This is by no means a comprehensive list, but there are a few shots that I am going to try to get with most of the pets that I photograph.
- A close up head shot, full body sitting and full body standing, all from down at the pet's level
- A wide angle shot, looking straight down at the pet, with the pet looking straight up always has a huge cuteness factor. This can be extra fun if you have an ultra wide or fisheye lens.
- With a longer telephoto, get down VERY low (like, lying down) and photograph the pet jumping in the air or running towards you. Jumps will look super high and you'll luck out with an occasional “hover cat” type running shot.
- Try shooting through flowers or fall foliage with a wide open aperture (f/1.2-2.8) and a fairly long focal length (100mm+) to get that beautiful look of layered bokeh in front and in back of the dog.
Want Some Practice?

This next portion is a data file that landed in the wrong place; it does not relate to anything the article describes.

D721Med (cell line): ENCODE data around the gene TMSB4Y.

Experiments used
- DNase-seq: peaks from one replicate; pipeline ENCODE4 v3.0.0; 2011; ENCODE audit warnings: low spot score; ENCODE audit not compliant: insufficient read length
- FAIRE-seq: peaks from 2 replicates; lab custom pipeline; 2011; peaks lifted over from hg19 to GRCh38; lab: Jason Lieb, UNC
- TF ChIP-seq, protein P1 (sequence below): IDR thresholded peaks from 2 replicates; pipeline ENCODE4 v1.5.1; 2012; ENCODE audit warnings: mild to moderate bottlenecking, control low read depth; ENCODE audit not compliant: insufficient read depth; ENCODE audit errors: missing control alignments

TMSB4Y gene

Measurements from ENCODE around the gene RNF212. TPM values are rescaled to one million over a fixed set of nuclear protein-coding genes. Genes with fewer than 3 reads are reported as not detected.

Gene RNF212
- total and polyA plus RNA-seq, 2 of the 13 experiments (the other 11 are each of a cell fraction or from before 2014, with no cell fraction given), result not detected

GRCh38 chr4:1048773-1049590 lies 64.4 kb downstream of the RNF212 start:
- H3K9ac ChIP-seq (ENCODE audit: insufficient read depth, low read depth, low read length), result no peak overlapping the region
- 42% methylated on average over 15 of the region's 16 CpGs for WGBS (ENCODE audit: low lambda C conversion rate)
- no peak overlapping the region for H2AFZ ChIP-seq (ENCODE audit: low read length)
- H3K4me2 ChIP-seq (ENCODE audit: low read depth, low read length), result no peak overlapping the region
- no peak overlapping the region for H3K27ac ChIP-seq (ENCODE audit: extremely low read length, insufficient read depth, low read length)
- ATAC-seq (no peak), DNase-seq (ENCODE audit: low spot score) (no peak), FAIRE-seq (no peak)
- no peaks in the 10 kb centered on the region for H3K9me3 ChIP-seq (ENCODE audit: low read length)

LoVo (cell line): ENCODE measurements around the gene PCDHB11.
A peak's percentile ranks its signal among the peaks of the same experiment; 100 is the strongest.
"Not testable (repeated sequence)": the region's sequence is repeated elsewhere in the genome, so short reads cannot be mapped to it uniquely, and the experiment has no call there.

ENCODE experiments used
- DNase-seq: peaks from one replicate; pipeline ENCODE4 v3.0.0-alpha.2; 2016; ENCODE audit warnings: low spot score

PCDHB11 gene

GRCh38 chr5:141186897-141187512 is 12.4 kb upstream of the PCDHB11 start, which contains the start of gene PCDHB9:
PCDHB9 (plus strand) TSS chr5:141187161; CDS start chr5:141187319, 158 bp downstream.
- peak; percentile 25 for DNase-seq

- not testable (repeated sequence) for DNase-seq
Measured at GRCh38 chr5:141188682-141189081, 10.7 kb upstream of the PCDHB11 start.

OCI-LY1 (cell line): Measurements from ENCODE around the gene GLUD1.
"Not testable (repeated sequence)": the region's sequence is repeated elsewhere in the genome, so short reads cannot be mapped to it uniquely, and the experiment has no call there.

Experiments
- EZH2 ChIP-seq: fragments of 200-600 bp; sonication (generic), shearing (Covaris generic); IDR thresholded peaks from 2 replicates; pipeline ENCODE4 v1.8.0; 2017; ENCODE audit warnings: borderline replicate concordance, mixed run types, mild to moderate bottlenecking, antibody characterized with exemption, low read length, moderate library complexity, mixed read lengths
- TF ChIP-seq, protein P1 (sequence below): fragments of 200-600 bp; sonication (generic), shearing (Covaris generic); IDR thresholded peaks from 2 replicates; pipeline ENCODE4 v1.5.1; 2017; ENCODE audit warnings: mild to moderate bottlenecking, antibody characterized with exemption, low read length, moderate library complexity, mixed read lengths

Many shelters and rescue groups need photos of their adoptable animals to post online. Just like with real estate photography, or product photography, having great photos can really make an immeasurable difference and at some shelters, the difference between whether anyone is coming to look at the animal or not can quite literally be the difference between life and death. Please don't say you'd never take photos at a “kill shelter”, either because those animals are there through no fault of their own and they are the ones who need the promotional boost from your professional photos the most. You'll be likely to find the most grateful staff and volunteers at those shelters, as well because I assure you, they are dreading the outcome if no one comes in to adopt that beautiful pet in the corner and they will take any help they can get in making sure that the maximum possible number of pets make it out the front door. If you are having trouble getting your foot in the door with a rescue group or don't think you have the stomach for it, you may try getting involved with HeARTsSpeak – Artists Helping Animals. They are a group that provides grants for artists who donate their time and work to help animals and they run a program that donates cameras and lights and arranges basic training for shelter staff so that they can take better adoption photos and save more lives. Many rescues also have fundraising auctions and you could donate a pet photo session for people to bid on, or they may need photos for a fundraising calendar or for their website and that will be another way that you can help.